Attributing the failure of these states to their political ideology alone, as the media so often does, is downright misleading, if not blatantly lying. The same media rarely mentions the many free-market, capitalist dictatorships that were enthusiastically supported by the United States through military aid which was often used to murder various ethnic groups, indigenous people, political dissents, and civilians. As for Venezuela or Cuba, few are familiar with the sanctions placed upon them by the United States, which have made economic growth almost impossible while also causing significant suffering amongst their people.
This system of indoctrination led by a media entirely in control of its corporate bosses was investigated by professors Edward Herman and Noam Chomsky in their book Manufacturing Consent. Throughout the book, Herman and Chomsky employ enormous amounts of data gathered from the archives of various media outlets to ultimately prove the media’s general bias against certain ideas and its suppression of state-sponsored crimes. They also studied the very dialogue and placement of these articles, where they discovered that authors that strayed away from the general consensus made their way towards the back of the newspapers, while authors that stuck to the status quo were consistently rewarded with lengthy, front-page stories.
Manufacturing Consent dives deep and provides a rare, scholarly analysis of the mass media system instead of the frequent, cherry-picked examples often found online to prove bias. But most importantly, it provides a fundamental hypothesis that can be applied and built upon on a day-to-day basis by simply observing the media.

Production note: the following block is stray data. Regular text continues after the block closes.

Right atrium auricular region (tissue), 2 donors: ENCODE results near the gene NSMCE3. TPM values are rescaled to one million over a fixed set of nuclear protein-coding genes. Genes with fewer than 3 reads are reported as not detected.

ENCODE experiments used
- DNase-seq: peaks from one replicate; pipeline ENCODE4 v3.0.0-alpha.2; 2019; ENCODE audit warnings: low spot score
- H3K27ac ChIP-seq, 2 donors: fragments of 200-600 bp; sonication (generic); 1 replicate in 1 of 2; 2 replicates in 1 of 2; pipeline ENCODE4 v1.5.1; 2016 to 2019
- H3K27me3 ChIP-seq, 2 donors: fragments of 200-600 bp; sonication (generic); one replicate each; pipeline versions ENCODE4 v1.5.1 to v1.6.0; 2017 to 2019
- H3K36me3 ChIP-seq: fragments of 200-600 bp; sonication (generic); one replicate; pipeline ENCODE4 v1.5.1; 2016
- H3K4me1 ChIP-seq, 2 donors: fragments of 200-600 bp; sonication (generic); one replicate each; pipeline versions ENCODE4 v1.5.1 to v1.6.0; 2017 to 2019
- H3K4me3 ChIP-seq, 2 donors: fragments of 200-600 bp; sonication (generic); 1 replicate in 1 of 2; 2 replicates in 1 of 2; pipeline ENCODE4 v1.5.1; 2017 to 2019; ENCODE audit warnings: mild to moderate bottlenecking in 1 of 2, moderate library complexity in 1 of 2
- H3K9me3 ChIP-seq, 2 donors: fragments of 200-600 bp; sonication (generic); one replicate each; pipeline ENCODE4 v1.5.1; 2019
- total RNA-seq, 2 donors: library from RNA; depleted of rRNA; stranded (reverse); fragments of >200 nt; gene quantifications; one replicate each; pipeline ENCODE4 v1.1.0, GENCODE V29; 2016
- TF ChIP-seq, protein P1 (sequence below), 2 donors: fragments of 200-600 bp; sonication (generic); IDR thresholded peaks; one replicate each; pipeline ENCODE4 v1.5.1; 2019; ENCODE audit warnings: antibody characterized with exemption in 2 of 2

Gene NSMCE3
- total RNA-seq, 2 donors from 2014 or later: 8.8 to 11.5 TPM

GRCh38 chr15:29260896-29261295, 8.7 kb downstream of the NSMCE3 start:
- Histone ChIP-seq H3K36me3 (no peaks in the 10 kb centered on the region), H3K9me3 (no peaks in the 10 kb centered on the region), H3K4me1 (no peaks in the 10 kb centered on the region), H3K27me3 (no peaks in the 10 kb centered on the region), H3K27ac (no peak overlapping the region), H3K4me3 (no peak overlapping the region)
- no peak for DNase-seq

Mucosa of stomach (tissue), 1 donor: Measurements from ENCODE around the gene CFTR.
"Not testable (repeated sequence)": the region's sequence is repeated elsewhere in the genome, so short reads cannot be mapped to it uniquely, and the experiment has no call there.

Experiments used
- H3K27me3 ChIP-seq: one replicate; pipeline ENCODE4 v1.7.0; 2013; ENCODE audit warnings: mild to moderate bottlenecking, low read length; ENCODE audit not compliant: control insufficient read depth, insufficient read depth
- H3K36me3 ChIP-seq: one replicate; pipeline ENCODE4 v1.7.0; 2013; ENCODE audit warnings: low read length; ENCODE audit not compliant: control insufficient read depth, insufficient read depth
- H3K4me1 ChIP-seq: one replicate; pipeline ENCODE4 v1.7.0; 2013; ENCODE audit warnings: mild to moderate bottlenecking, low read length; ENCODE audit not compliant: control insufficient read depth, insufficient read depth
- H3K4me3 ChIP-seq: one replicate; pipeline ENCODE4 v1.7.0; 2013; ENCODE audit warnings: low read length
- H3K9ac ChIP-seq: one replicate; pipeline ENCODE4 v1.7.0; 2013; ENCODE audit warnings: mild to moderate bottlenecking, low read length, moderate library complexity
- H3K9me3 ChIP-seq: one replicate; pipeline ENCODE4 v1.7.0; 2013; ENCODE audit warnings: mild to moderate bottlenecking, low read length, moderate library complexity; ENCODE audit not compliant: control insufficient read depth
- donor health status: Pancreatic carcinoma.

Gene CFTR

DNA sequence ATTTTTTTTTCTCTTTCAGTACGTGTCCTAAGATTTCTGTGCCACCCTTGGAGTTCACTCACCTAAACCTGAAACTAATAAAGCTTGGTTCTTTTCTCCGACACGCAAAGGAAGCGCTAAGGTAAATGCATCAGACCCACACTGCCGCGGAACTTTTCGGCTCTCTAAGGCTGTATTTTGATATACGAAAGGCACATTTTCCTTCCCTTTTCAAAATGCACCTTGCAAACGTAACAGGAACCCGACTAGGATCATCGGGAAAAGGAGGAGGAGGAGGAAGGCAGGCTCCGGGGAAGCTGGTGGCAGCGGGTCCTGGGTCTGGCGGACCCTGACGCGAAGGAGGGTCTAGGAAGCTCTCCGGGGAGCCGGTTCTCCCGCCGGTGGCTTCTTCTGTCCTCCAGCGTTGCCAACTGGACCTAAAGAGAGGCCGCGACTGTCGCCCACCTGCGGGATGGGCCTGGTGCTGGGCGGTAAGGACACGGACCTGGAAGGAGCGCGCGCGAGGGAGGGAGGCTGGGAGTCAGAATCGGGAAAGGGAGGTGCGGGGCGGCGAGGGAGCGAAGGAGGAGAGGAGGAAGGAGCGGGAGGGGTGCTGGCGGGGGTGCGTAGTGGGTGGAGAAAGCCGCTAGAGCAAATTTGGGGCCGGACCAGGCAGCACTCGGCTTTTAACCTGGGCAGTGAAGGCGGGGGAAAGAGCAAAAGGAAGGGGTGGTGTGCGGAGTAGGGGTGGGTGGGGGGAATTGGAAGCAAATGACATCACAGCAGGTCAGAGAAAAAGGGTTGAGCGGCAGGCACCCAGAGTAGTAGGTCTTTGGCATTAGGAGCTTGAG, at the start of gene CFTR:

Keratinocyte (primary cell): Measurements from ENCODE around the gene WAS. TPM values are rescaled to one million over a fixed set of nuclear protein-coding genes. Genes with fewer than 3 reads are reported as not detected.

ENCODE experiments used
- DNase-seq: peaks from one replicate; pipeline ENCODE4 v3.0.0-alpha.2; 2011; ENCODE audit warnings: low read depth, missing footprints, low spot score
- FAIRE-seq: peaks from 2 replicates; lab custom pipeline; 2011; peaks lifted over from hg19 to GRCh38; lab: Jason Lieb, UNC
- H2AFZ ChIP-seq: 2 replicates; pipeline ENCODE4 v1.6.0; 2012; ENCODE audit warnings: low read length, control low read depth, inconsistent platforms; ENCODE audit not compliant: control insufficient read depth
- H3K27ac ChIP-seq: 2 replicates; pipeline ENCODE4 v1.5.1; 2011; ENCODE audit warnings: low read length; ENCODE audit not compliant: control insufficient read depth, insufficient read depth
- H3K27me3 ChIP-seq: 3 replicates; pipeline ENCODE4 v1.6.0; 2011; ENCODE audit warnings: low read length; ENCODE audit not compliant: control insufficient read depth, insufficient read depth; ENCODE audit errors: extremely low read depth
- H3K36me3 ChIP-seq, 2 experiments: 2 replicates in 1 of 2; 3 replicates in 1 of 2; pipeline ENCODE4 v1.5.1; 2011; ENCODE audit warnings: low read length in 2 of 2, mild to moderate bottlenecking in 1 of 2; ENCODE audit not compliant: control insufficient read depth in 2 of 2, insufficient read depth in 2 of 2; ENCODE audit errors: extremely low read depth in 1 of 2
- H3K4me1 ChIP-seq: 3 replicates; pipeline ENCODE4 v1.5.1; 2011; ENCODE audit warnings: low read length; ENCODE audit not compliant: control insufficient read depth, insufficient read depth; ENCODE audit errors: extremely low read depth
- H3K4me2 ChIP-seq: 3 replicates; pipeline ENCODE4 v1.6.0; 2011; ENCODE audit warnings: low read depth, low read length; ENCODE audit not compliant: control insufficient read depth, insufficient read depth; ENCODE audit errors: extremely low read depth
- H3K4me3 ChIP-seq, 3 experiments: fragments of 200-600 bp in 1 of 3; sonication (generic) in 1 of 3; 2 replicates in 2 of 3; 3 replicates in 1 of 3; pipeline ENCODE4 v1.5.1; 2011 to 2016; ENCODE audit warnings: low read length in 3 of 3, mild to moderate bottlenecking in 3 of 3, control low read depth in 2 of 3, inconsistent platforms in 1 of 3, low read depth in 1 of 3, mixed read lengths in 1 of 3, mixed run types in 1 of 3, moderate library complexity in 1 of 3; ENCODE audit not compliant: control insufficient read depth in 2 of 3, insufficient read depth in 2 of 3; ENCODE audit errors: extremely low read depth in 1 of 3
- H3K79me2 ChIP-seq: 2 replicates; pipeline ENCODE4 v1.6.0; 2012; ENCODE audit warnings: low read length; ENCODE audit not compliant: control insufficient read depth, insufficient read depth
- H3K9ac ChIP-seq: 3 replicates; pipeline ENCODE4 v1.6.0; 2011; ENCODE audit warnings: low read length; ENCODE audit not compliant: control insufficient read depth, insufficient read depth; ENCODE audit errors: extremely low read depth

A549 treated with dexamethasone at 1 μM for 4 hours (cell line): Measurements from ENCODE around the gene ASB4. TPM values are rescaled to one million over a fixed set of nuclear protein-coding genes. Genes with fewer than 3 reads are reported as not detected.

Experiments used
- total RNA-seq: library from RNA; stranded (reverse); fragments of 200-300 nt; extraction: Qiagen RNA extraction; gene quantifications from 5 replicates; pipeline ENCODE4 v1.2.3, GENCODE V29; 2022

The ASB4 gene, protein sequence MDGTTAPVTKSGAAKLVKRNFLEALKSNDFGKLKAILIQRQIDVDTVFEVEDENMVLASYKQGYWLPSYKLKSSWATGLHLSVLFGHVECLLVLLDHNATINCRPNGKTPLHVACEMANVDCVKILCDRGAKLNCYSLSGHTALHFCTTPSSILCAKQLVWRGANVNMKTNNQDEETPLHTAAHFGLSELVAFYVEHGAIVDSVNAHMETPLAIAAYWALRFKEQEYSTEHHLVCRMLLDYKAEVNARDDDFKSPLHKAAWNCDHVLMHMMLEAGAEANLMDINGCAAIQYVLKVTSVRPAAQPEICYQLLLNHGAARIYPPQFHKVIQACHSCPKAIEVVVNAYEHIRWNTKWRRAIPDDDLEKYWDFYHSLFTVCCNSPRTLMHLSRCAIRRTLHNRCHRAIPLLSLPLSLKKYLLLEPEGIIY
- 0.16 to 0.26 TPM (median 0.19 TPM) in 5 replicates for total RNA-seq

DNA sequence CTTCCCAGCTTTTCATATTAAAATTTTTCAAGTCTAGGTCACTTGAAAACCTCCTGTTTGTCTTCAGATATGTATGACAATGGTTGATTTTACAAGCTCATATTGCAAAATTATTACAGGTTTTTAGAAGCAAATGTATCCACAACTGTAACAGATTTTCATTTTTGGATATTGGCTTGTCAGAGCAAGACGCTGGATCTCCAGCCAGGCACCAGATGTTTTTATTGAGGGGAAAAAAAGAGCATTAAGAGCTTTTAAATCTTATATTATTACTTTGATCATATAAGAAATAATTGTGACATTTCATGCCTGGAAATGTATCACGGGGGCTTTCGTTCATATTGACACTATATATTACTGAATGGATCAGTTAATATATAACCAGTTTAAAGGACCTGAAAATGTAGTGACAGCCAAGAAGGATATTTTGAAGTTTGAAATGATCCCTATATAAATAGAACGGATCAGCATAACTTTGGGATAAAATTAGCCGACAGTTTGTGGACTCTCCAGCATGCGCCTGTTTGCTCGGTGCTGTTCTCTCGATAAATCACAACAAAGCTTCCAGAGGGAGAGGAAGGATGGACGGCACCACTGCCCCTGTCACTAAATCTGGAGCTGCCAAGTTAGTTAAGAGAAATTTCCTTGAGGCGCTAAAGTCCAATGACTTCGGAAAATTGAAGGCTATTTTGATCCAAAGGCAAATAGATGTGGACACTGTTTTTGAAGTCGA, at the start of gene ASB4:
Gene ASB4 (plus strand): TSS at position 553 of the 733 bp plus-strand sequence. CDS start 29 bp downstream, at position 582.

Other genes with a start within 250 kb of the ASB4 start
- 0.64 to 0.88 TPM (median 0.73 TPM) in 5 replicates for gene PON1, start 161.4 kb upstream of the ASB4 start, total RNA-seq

One may ask: Why does the media do this? What does it have to gain from this system of mass indoctrination?
The answer is simple: Corporate interest. As implied throughout this article, corporate interest is almost never in the interest of the general population, or to put it in more modern terms, the 99%. In order to prevent a class conflict between the 99% and 1%, corporations rely on a complex organization of media outlets to guide the public away from the disturbing reality of crippling wealth inequality and state violence. Ideas such as wealth redistribution, medicare for all, and ending corporate welfare directly threaten the power of the elite, and will, therefore, face utmost criticism through the media industrial complex.
When going back to Donald Trump and Bernard Sanders, it now becomes clear who abused America’s distrust in the media for political gain, and who actually faced well-documented, systematic media suppression because of their ideas for a more just America. While it is true that liberal (not leftist) media outlets such as CNN and MSNBC will often tear through Donald Trump, it only provides the illusion of a difference of opinion. In reality, they too serve the same corporate class by distracting the public from the issues that truly matter such as the United State’s role in the vicious violence in Yemen, corporate welfare, and unfathomable inequality that is responsible for incredible amounts of human misery. It is also important to note that these “left” media outlets routinely tear into Sanders as well, although they focus more on not mentioning him at all.
Despite the cards being stacked against a functioning democracy, there is still hope. Democracy, although strangled by a malicious, crooked system of corporate manipulation, can still survive through the will and determination of the people, who are becoming increasingly resistant to old falsehoods established over decades of misleading media.